Gov't Mule ‘Shout!' (Blue Note)
It must take some kind of tall artistic fearlessness to put out a double-disc package of new material with Disc 1 containing your own versions of your new songs, and Disc 2 featuring some of the most gifted players in the business offering their own interpretations.
On “Shout!,” Gov't Mule's first studio album in four years, frontman Warren Haynes is running the risk of being outdone on his own stuff by the likes of Elvis Costello, Dr. John, Ben Harper, Toots Hibbert, Glenn Hughes, My Morning Jacket's Jim James, Myles Kennedy, Dave Matthews, Grace Potter, Ty Taylor and Steve Winwood.
Example: Opening track “World Boss” is a hip-shaking cosmic R&B workout in the hands of Haynes and company. Meanwhile on Disc 2, Harper's highly polished, groove-centric funk 'n' soul is tight and competent but does little to improve on the Mulish original. So, Haynes is safe there.
However, Dr. John's growling vocals and swamp-rocking voodoo guitar and organ take on “Stoop So Low” has a certain gator-sharp bite that the Mule's model just doesn't achieve. And Potter brings the kind of dead-on, deeply-needed woman's touch to the steamy and heartfelt, slow-tumbling love rock ballad “Whisper in Your Soul” that the macho Mule just can't whip into shape.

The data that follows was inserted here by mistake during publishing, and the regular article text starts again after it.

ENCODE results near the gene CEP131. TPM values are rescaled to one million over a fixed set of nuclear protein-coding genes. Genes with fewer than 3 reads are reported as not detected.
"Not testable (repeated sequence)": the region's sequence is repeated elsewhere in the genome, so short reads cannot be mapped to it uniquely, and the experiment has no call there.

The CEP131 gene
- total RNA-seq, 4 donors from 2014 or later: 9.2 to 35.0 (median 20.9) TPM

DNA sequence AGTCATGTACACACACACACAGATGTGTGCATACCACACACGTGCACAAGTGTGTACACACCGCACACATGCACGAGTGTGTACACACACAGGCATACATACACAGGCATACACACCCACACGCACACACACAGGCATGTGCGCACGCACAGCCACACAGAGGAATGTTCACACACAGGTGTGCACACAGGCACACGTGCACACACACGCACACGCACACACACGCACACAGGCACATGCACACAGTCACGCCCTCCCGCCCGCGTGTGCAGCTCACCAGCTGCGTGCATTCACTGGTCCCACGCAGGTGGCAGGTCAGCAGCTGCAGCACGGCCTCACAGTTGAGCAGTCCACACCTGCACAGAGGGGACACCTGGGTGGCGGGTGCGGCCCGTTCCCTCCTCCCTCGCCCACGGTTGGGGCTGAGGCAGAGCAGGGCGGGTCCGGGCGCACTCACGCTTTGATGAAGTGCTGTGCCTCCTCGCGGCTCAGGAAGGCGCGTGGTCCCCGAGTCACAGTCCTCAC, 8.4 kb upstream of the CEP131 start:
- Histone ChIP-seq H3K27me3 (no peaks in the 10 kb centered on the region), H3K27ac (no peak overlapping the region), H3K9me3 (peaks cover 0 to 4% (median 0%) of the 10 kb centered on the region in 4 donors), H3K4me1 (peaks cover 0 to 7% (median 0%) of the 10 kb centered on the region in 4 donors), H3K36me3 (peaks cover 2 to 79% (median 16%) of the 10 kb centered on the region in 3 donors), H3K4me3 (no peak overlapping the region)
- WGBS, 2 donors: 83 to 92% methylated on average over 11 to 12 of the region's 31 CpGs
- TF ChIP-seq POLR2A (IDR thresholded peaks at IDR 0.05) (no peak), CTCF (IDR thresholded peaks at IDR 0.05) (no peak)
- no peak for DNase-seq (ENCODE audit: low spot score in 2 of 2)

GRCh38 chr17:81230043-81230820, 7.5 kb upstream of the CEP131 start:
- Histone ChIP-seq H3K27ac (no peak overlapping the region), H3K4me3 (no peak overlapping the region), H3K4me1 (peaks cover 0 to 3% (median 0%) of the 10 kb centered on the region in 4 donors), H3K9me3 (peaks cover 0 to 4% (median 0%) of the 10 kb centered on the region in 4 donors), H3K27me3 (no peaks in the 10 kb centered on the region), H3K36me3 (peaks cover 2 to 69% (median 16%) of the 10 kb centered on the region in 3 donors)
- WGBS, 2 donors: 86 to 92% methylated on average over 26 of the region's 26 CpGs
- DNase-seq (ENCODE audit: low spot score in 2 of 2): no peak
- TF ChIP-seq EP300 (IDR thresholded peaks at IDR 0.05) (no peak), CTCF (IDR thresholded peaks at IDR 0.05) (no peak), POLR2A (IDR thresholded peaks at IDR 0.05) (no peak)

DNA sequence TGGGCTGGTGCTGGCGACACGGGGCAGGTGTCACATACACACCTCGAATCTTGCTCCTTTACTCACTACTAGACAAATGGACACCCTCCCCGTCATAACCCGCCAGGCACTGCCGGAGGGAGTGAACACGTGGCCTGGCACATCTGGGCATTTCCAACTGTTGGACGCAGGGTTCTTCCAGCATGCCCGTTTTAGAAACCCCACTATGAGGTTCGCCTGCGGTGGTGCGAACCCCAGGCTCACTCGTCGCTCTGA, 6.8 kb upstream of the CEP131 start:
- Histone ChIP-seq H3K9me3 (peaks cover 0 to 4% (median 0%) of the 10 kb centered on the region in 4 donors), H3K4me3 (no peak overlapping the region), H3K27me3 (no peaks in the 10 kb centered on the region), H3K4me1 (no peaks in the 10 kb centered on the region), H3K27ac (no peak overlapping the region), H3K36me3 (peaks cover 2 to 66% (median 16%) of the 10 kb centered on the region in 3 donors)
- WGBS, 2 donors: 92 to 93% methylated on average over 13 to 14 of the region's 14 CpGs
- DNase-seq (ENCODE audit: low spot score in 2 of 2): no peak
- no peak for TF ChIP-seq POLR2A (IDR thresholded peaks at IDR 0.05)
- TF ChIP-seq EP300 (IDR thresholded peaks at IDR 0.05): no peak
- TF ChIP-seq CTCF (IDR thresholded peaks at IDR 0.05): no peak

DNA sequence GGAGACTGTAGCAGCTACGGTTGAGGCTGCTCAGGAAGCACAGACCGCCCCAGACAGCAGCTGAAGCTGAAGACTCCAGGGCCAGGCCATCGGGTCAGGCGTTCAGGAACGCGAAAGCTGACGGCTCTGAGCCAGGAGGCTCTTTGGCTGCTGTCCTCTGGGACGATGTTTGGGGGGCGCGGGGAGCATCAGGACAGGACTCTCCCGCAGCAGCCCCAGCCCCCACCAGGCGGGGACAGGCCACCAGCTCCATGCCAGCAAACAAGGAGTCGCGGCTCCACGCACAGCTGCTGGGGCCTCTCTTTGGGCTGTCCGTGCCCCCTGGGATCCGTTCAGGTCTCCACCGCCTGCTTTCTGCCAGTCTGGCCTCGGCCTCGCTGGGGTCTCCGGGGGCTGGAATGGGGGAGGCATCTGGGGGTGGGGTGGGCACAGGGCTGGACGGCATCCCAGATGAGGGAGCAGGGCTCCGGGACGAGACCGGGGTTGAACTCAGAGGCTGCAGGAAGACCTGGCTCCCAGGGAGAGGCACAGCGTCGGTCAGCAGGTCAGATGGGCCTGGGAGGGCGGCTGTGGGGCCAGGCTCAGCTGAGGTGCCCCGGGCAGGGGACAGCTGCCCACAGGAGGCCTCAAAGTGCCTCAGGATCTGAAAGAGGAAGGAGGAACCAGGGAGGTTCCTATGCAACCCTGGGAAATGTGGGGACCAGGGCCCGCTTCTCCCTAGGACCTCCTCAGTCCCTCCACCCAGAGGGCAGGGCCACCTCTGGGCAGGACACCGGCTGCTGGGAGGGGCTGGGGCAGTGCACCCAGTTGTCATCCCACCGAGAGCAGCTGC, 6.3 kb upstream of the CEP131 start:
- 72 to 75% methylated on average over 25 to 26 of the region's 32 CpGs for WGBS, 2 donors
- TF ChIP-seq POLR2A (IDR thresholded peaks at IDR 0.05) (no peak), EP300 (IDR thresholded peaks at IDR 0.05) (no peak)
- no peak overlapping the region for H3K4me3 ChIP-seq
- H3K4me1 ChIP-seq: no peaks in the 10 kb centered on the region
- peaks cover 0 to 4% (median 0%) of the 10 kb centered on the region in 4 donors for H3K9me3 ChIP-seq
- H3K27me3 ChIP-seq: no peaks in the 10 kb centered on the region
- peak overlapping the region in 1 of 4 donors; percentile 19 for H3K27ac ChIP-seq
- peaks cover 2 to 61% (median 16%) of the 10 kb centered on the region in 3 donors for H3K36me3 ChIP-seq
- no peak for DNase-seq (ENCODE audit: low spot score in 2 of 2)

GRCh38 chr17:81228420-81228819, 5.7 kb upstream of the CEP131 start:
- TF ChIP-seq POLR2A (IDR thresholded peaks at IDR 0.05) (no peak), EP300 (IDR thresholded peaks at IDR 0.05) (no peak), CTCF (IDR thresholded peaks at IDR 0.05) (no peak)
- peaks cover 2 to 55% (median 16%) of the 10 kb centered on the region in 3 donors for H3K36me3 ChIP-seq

Certainly, Costello's lo-fi, rapid-fire cover of “Funny Little Tragedy” is the best track on the album. This song is a fresh, glistening pop-rock salad-bar island of sound in a sea of overcooked, familiar-tasting musical meat.
For the most part, “Shout!” is a well-crafted blues-rock album from Haynes that makes for pleasant if less-than-challenging listening, and he's been pretty careful not to let the guest artists' covers top the source material he's created. To his credit, he's been good enough to front the latter-day Dead and the Allman Brothers Band, maintaining the established quality levels of those groups as well as his own.
— Gene Triplett